On Friday, October 8, 2021, President Joe Biden issued the first-ever presidential proclamation for Indigenous Peoples’ Day. The second Monday of October, long celebrated as Columbus Day, will be recognized henceforth as Indian Peoples’ Day. In addition, President Biden disclosed plans to restore territory to two national monuments on land that Native Americans consider sacred.

President Biden’s gestures and words have more power than may be perceived immediately, for he has begun the process of the courageous telling of real United States history. Biden writes, “Today, we also acknowledge the painful history of wrongs and atrocities that many European explorers inflicted on Tribal Nations and Indigenous Communities.” That statement is the first attribute of the courageous telling of history. To be completely honest, it is the first move toward facing the fear of the truth of wrongdoing with the choice of admitting the act.

Biden said, “It is a measure of greatness as a Nation that we do not seek to bury these shameful episodes of our past, that we face them honestly, we bring them to the light, and we do all we can do address them.” This statement, a second attribute of courageous telling of history, acknowledges responsibility and consideration of redress.

The telling of United States history has become a major aspect of the culture wars, the struggle between two sets of conflicting cultural values; in other words, the struggle between lies and truth. In this case, it is the conflict between the courage of strength and the cowardice of fear.

Cowardice in telling history is defined by fear. The fear of telling true United States history has been so frightening to perpetrators of that history that even children's books, including the story of the abuse suffered by six-year-old African American Ruby Bridges when she integrated a school, have been banned. This is cowardice at its worst.

History can be told with courage or with cowardice, and the differences are obvious. Cowardice in telling history demonstrates fear, fear of acknowledging atrocities of the past; cowardice cannot act morally and take responsibility.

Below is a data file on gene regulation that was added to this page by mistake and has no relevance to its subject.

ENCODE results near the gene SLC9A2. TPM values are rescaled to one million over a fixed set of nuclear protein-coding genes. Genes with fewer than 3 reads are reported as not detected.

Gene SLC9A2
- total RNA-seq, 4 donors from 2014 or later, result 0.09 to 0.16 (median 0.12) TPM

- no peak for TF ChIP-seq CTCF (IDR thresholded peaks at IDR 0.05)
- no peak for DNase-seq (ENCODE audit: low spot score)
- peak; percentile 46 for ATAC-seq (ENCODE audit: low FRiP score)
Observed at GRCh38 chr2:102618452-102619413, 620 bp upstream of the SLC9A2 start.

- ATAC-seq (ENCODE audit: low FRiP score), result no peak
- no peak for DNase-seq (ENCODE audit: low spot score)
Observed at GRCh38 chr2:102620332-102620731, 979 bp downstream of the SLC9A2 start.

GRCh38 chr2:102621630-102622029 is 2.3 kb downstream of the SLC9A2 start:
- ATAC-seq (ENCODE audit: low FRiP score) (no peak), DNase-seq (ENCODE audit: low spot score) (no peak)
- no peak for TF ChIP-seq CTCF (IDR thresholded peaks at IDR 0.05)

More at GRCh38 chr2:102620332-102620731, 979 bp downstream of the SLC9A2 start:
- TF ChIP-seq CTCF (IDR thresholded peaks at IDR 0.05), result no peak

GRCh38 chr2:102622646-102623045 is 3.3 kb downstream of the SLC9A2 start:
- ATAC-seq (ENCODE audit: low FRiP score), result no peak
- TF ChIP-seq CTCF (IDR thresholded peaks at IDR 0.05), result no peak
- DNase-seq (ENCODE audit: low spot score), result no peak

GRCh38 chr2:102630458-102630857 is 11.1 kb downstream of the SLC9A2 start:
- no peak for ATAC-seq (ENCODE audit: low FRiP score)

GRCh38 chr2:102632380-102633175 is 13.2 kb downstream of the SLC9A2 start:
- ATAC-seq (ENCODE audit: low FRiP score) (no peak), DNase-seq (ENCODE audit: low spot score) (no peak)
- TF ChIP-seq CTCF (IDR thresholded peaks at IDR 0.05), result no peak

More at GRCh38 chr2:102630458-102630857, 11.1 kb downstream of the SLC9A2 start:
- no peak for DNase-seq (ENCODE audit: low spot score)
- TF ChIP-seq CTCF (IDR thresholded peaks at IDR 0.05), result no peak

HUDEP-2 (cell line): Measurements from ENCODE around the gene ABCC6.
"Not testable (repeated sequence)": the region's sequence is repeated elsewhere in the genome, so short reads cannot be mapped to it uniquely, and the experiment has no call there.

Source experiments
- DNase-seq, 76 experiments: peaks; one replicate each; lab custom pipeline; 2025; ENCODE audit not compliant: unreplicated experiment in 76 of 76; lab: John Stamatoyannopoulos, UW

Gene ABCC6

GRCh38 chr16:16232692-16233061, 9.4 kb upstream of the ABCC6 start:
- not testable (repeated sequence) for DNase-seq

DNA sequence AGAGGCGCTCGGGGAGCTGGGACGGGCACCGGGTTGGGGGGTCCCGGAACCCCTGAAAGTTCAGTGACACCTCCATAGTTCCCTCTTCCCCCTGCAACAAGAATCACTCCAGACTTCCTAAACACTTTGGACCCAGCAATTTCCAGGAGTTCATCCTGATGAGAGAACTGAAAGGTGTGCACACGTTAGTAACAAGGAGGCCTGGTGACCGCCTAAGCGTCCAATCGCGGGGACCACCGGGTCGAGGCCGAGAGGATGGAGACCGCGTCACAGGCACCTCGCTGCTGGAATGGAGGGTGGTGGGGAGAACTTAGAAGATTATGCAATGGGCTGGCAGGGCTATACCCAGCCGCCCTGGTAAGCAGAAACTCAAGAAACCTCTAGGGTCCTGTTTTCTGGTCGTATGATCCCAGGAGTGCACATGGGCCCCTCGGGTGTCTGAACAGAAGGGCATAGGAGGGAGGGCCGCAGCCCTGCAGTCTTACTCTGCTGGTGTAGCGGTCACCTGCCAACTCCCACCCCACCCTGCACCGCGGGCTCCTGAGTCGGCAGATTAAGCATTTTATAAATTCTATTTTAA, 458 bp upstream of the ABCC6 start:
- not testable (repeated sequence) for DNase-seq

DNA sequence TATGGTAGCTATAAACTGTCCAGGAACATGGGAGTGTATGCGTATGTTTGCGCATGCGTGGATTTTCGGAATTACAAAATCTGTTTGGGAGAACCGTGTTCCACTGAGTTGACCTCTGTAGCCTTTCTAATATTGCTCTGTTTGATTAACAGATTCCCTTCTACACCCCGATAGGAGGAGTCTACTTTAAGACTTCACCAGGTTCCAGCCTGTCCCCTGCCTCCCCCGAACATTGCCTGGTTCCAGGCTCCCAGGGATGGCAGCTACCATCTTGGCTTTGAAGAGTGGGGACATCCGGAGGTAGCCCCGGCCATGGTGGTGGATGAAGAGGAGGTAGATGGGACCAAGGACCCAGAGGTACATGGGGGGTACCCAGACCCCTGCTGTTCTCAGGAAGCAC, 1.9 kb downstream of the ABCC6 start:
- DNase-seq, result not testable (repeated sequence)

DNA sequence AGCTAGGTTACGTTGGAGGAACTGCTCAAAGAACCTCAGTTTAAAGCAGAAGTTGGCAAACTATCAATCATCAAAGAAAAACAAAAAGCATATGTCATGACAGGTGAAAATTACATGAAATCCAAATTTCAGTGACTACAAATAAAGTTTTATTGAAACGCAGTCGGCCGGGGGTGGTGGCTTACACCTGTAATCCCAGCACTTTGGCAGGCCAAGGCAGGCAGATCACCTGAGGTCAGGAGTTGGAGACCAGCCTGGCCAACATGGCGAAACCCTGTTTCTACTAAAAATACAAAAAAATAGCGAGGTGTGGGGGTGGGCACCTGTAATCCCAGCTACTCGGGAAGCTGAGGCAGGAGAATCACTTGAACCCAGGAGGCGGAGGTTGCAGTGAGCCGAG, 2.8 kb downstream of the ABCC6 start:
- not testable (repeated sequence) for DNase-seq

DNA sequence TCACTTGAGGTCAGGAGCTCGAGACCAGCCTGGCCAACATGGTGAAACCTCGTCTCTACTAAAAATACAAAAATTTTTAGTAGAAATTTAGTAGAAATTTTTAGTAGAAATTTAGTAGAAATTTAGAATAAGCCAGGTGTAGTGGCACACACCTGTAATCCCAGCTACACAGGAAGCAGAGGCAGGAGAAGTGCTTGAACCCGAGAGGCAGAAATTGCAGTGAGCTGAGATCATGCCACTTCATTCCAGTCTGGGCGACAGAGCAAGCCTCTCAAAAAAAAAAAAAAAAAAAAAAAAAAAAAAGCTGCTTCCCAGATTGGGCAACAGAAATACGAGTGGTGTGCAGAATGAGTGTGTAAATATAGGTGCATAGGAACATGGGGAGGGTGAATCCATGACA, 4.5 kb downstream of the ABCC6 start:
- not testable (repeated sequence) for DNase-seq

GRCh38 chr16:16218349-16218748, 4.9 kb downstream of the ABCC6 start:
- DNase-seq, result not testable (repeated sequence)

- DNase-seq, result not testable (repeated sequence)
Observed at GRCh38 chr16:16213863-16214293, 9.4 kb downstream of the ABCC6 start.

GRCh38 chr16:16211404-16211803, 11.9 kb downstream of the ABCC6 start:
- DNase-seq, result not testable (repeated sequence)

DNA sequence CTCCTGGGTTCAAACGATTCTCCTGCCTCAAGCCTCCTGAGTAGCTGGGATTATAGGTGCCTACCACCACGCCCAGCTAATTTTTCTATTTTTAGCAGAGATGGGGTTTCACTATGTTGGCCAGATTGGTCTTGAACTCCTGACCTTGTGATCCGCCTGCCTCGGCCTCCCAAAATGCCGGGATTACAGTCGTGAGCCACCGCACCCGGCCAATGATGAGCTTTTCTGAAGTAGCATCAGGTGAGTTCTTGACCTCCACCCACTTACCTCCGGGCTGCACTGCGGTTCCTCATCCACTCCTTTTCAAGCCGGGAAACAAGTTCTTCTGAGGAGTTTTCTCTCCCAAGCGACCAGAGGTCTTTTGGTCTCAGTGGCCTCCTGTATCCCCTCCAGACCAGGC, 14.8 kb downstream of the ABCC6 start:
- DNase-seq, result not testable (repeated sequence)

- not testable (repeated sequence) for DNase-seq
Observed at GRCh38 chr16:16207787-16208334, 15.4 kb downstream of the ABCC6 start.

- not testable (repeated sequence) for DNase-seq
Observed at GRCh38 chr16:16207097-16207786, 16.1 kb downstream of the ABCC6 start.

Cowardice in telling history never apologizes; rather, it creates false stereotypes of its victims -- primitive, blood-thirsty savages -- and decries their standing in the way of “civilization” and “progress.” Do civilization and progress justify genocide against a people? From five to 15 million humans lived in North America when Columbus arrived, and by the late 19th century, there were fewer than 238,000 left.

Cowardice creates a myth like the “discovery” of America, a vast land inhabited over tens of thousands of years by the indigenous peoples; and the newer myth of a “positive, heroic character” like the explorer Christopher Columbus.

Most critically, cowardly telling of history is incomplete history, the true story apparently too shameful to tell. Cowardice in history-telling omits and distorts true history. It manipulates facts; it deludes; it creates false reality.

Like all lying, cowardice in history-telling seeks validation. The history must appear good and moral in all ways, however much the truth of the story is the very opposite.

Cowardice in history-telling creates phoniness and sets up passion and drama around lies. Presently, the use of “cancel culture” as a fear tactic disallows the truth-telling of United States history.

Thanks to President Biden, however, the process of reporting history truthfully and courageously has begun. Courageous history is complete history; it acknowledges and apologizes for mistakes, and it takes moral responsibility for shameful acts. Most importantly, the courageous telling of history frees us and future generations to learn from past mistakes and to act with determination and integrity to practice the American ideals of freedom and justice for all.

So, what path will America take in telling of its history? Will school children still read from textbooks that provide incomplete and distorted history? Will future generations still be taught about a mythical rather than a true America? We are at a crucial period in American life in which we can choose racial reckoning, which involves the courageous telling of our history, or we can choose racial reaction, which wallows in fear and takes the coward’s way.

Cowards can never be moral.